Main Menu | Hudson County Facts | Jersey City Stories | Jersey City Politics | New Jersey Mafia | E-mail This Page

The Boss
THE BOY IN THE HORSESHOE

By David Dayton McKean
This Web version, edited by GET NJ, COPYRIGHT 2003

The environment of Frank Hague's youth was as rough, noisy, and lawless as was the Lower East Side where Alfred E. Smith was growing up. The Horseshoe is today just an- other dismal slum in a city of slums, populated chiefly by Italian immigrants; but in the decades after the Civil War it was filled with Irish, who spent as much time out-of-doors as in, who engaged in innumerable brawls, kept pigs and chickens in their houses, and supported forty saloons, all but two of which were owned by Irishmen. The men worked for the railroads, the Colgate Soap Company, or the Lorillard Tobacco Company. Unskilled men earned a dollar a day and skilled men a dollar and seventy-five cents. The railroad tracks crossed the Horseshoe at street grade, and the coal cars of the Erie on their way to New York were cheerfully regarded as communal property, so that the families of Cork Row and other Irish patches heated their houses or tenements without cost to themselves.

For the smaller boys, it was a world of constant fighting, one group against another, the boys from Cork Row against the 'lace-curtain Irish' of Hamilton Square. Since the fierce fights allowed for no rules, the boys became tough and – proud of it. Stolen brass sold for thirty cents a pound to the unquestioning junk-dealers of the Horseshoe, and the tenpound brass journals from the trucks of freight cars provided for many of the boys a ready source of pocket money. The wagons of the Eagle Brewing Company, rumbling daily over the cobblestoned streets, provided another tempting source of revenue. With agility a team of three could in a few seconds roll a half-barrel of beer from the rear of a moving wagon to the street. The noise of the iron-shod wheels on the stones overcame the noise of the rolling barrel, soon marketable at half-price at any of the back doors of the saloons.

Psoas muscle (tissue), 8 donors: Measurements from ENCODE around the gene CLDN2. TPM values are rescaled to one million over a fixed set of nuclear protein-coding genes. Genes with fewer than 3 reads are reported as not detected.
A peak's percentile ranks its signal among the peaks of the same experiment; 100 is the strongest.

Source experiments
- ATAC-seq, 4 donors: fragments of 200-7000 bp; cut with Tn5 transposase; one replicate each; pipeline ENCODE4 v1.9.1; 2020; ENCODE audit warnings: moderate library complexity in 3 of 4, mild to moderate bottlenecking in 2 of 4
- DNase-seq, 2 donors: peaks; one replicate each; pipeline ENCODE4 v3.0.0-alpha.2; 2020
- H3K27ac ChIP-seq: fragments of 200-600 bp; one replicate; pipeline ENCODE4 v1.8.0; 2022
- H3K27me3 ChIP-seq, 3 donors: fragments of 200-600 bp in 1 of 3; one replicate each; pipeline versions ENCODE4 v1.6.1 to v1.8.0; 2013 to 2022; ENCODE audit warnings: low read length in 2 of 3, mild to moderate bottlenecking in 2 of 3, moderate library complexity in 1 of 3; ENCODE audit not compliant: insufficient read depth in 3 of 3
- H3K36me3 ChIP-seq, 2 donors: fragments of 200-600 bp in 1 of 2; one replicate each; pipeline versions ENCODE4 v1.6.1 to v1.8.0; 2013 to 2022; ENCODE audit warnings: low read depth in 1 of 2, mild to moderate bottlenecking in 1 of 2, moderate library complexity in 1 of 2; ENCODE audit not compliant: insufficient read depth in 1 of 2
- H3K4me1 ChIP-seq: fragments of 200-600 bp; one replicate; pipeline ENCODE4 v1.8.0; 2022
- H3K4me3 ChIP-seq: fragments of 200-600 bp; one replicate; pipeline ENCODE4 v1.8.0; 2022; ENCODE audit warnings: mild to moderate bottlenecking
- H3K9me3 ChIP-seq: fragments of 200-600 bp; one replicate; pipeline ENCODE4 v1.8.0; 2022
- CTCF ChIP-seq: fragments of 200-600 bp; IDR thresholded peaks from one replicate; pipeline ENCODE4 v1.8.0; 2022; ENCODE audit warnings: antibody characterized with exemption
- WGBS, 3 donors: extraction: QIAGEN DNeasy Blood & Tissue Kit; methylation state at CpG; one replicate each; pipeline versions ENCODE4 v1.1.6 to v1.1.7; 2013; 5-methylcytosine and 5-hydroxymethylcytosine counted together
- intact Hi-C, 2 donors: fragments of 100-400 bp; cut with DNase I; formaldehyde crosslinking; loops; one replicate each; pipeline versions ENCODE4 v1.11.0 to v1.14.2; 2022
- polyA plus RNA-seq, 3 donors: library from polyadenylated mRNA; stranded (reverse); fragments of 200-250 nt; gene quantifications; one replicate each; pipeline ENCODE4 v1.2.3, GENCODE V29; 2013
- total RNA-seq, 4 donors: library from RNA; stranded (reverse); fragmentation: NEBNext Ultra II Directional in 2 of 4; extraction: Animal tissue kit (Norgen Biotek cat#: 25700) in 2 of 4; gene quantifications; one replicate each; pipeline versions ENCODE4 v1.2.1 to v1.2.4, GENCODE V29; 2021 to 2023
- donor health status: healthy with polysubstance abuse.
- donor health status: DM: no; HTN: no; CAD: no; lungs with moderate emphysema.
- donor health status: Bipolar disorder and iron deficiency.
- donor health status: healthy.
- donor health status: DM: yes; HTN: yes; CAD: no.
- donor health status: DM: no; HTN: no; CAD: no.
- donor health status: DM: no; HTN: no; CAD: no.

Next

Main Menu

More About Frank Hague

Hudson County Facts by Anthony Olszewski
Hudson County, New Jersey is a place of many firsts - including genocide and slavery.
Political corruption is a tradition here.
First issue in a series by Anthony Olszewski
Click HERE to find out more.

Advertiser and Distributor
Inquiries Welcome

Second Thief, Best Thief - The Tunnel Bar by Anthony Olszewski  Stories from a Jersey City Tavern

GRAVE ROBBER Jersey City Computer Repair
297 Griffith Street, Jersey City, NJ - In the Heights just off of Kennedy Blvd. - Very close to Journal Square and Union City, just five minutes away from Hoboken, Downtown Jersey City, Newport, and the Waterfront - 201-798-2292 - Tech support for The Jersey City Mayor's Office during the administration of Bret Schundler - PC repair - upgrade, hardware install, software install, data recovery, spyware removal, virus removal, replace hard drive

Jersey City Garden Post Card (196 Ogden Ave., original, not mailed) – $5.00
Mail your check to Anthony Olszewski, 297 Griffith Steet, Jersey City, N.J., 07307
To pay by PayPal, e-mail aolsz@bellatlantic.net

The Statue of Liberty, Ellis Island, and The Central Railroad Terminal
Visit Liberty State Park!

Questions? Need more information?

About the images at the Jersey City History Web Site